Despite the inevitable risks such an endeavor has, I’ll venture to make a suggestion of my own for a utility function, namely one that evolves over time. In other words, I propose a narrow A.I. whose sole purpose is to optimize the utility function of the AGI, perhaps in a Reinforcement Learning fashion, based on the feedback it receives from other people, while it starts with a utility function that’s as risk-free as possible (based on some simulations we run before we deploy it to the AGI). Some core heuristics may be in place to ensure a large enough diversity of signals that this A.I. will take into account, coordinating the various objectives / values that the AGI will have to uphold. Besides, it would be naive to assume that a human being, no matter how knowledgeable, can be in a position to come up with a utility function that can apply to some creature more intelligent than all the people in the world, forever.
If our own evolution has taught as anything is that there are no absolutes in nature and that we evolve to become better and adjust our values according to the circumstances we face and the challenges we wish to overcome. Why should an AGI be any different, considering that it’s created in our own image?
Trinary Logic is not something new. It’s been around for decades, though it was more of a mathematical / high-level framework. I should know, as I did my Masters thesis on this subject and how it applies to GIS. I even wrote code implementing the corresponding model I came up with, though in today’s programming world it seems like legacy code... Anyway, bottom line is that Trinary Logic is useful and could have a place in modern Information Systems, including data analytics projects. The question is, could it be applicable to A.I. too?
The answer is, as usual, “it depends.” Trinary Logic on its own is quite limited and unless you are familiar with its 700+ gates, it may be like any novel idea: interesting but not exactly something worth delving into. After all, just like any system of reasoning, Trinary Logic is meaningless without an in-depth understanding of its key contribution to the thorny issue we always tackle through reasoning: handling uncertainty effectively.
Uncertainty, oftentimes modeled as noise or randomness (depending on who you ask), is everywhere. Since we cannot eliminate it without damaging the signal too, we find ways to cope with it. Trinary Logic offers an interesting way of doing that through the 3rd value of its variables, namely the “indifferent” state. Something can be True, False, or Indifferent, the latter being something in-between. These are the states of those intermediate values in the membership functions of fuzzy variables, in Fuzzy Logic. The latter is a well-known and quite established A.I. framework with lots of applications in data science. Do you see where I’m going with this?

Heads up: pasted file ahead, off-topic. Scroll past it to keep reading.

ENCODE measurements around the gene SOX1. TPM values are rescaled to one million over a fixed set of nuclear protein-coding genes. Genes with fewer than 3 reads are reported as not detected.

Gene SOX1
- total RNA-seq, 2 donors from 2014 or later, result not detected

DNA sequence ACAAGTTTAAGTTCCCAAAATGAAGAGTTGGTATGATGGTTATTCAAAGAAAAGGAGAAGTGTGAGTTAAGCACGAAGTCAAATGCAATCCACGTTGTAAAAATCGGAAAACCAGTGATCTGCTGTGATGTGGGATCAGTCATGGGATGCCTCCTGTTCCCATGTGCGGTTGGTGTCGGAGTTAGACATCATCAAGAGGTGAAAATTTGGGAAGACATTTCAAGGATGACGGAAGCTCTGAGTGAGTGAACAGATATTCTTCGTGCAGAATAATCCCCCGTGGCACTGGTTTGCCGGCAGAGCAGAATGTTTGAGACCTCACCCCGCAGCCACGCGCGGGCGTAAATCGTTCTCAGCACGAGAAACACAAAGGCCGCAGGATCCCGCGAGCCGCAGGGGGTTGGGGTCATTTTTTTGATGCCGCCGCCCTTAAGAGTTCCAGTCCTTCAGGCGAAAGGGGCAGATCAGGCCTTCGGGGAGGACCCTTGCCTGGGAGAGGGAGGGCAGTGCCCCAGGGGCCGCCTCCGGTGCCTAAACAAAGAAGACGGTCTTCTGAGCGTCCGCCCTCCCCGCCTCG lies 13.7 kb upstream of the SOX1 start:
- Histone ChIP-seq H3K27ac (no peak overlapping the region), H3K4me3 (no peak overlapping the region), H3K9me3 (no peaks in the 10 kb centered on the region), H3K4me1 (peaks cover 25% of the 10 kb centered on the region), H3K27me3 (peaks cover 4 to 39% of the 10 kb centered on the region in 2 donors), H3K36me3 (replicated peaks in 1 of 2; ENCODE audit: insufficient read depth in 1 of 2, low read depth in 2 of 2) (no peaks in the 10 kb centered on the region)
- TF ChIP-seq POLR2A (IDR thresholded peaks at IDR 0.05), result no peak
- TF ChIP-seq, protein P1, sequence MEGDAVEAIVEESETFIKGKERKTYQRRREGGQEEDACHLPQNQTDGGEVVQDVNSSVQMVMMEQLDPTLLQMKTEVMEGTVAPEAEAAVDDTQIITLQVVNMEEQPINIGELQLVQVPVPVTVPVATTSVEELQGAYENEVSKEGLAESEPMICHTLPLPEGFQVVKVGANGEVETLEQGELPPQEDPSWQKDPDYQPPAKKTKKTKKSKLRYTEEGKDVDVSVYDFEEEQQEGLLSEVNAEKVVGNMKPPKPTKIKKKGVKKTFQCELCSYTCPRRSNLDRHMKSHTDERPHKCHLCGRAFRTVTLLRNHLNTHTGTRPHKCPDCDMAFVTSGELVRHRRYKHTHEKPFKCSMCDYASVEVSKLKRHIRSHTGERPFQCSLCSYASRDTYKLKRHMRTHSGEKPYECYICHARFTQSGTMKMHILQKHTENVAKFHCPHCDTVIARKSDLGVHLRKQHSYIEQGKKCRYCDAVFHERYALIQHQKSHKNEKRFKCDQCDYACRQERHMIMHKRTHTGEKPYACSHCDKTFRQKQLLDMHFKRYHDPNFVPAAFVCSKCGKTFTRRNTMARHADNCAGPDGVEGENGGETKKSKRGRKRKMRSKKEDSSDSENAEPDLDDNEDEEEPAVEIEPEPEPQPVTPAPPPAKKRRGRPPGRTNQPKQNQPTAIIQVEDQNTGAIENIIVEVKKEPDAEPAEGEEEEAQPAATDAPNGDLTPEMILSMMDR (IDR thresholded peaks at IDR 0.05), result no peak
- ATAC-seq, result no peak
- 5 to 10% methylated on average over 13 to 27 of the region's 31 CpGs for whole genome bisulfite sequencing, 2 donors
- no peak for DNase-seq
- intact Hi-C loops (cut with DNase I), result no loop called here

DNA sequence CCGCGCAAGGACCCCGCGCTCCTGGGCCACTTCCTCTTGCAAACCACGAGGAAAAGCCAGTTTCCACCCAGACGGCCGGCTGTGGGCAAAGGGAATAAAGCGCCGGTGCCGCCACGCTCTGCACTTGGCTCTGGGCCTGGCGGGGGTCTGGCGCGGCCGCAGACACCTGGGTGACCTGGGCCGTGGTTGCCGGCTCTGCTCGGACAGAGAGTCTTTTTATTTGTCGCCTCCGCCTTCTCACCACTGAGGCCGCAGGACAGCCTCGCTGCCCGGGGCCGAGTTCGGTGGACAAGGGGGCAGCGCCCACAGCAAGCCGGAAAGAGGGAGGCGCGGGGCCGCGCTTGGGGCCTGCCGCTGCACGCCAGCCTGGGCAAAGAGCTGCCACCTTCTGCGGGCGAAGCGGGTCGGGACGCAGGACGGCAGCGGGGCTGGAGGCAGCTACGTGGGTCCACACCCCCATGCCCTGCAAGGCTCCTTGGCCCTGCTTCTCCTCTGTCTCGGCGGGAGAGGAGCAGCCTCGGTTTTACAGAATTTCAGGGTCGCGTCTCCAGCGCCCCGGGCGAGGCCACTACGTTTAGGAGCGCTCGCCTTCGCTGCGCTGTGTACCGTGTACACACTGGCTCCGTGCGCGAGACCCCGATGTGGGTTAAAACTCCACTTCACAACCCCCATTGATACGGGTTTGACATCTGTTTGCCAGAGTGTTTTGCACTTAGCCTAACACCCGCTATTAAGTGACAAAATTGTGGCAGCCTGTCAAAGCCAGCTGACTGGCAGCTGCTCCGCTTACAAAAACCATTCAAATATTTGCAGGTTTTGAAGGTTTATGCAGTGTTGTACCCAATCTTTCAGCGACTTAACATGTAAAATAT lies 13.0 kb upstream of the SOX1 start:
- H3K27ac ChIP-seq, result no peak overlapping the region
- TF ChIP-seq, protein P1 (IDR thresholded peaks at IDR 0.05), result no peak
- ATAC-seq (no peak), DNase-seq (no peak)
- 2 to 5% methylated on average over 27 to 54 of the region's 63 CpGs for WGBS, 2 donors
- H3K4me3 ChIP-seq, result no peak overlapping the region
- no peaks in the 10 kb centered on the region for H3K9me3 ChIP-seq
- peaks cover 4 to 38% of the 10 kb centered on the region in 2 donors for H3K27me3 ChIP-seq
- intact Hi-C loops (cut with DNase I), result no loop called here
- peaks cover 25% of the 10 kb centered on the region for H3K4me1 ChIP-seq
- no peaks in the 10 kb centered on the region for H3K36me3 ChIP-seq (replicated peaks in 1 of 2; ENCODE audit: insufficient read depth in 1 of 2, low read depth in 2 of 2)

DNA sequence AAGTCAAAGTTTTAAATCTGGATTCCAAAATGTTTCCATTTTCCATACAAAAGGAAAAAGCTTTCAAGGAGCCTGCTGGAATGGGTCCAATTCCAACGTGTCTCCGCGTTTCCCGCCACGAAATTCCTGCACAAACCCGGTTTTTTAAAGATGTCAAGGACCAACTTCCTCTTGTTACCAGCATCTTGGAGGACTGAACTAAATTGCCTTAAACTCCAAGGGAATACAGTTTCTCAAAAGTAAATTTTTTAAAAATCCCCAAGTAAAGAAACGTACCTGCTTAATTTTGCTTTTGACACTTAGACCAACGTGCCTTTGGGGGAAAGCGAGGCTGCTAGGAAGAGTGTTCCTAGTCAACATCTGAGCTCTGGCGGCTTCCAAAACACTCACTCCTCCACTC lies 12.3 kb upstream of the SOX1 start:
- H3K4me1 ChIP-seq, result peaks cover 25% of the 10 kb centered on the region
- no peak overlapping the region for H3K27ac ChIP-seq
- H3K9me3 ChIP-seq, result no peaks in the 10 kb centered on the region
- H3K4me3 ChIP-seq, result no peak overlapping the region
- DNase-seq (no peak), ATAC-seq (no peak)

So Trinary Logic is a framework for reasoning, much like Fuzzy Logic, but the latter is an A.I. framework too, so Trinary Logic is A.I. also, right? Well, no. Trinary Logic is a mathematical construct, so unless it is applied to A.I. programmatically, and as a well-defined process, it is yet another concept that can’t even fetch an academic publication! But if it were to manifest as a heuristic of sorts and add value to a process in the A.I. sphere, things would be different.
Enter the Trinary Curve, a heuristic (or meta-heuristic, depending on how you use it) that encapsulates Trinary Logic in a simple yet not simplistic way, turning an input signal into something that an A.I. agent can understand and work with. Namely, it can engineer a new variable in the [-1, 1] interval (notice the closed brackets in this case), that enables the corresponding module to have the in-between state of uncertainty more evident. As a result, the A.I. agent is allowed to be unsure about something and examine it more closely, given the right architecture, instead of working with what it has and hope for the best. Note that the Trinary Curve can be customized, while its output can be normalized to a different interval (always closed) if needed. The Trinary Curve is differentiatable throughout the space it is defined, while it’s easy to use programmatically (at least in Julia).
Perhaps the Trinary Curve is a novelty and an A.I. system can evolve adequately without it. However, it is something worth considering, instead of just experimenting with the countable parameters of existing A.I. systems solely. After all, Trinary Logic is compatible with existing A.I. frameworks so if it’s not utilized, it’s primarily because of some people’s unwillingness to think outside the box, and that’s something that doesn’t have any uncertainty about it...
This week I'm away, as I prepare for my talk at the Consumer Identity World EU 2018 conference in Amsterdam (the same conference takes place in a couple of other places, but I'll be attending just the one in Europe). So, if you are in the Dutch capital, feel free to check it out. More information on my talk here. Cheers!
Zacharias Voulgaris, PhD
Passionate data scientist with a foxy approach to technology, particularly related to A.I.